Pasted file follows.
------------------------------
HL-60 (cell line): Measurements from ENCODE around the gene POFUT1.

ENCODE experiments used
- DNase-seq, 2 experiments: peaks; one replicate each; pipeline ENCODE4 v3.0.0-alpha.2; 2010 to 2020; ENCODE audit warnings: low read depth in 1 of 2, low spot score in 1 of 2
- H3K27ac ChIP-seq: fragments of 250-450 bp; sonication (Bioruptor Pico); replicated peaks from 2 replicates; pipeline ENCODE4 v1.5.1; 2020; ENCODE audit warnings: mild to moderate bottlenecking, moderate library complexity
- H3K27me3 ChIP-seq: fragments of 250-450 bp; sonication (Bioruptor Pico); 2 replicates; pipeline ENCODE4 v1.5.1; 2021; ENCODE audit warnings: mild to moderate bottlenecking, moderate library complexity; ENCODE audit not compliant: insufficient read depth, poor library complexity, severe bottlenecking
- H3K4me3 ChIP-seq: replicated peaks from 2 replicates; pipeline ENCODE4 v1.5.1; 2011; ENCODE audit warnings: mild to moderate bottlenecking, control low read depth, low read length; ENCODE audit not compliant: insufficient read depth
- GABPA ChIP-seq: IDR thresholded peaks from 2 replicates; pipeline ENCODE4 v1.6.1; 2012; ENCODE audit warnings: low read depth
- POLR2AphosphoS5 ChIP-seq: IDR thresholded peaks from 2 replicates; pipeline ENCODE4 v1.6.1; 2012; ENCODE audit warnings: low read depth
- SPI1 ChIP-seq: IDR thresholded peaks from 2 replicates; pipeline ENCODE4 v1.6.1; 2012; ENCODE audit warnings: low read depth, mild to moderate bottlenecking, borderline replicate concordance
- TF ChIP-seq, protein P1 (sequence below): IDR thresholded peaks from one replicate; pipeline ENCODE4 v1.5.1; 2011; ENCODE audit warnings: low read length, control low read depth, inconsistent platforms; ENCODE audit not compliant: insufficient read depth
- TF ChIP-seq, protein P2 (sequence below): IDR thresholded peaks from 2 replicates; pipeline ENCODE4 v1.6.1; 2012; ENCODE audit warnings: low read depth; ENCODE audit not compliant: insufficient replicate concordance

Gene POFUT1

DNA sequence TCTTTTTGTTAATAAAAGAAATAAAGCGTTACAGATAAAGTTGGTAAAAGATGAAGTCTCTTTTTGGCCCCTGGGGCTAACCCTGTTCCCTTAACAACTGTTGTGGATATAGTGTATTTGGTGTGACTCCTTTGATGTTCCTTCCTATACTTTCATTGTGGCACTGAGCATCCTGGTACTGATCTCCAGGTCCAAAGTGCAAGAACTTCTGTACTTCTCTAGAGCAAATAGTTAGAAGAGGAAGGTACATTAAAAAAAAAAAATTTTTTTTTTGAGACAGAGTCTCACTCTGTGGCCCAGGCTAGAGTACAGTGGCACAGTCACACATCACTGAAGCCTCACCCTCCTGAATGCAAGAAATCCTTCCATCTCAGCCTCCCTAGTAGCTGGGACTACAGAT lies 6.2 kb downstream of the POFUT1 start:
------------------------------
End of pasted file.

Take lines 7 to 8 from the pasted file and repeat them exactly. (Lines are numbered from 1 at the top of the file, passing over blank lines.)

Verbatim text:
- GABPA ChIP-seq: IDR thresholded peaks from 2 replicates; pipeline ENCODE4 v1.6.1; 2012; ENCODE audit warnings: low read depth
- POLR2AphosphoS5 ChIP-seq: IDR thresholded peaks from 2 replicates; pipeline ENCODE4 v1.6.1; 2012; ENCODE audit warnings: low read depth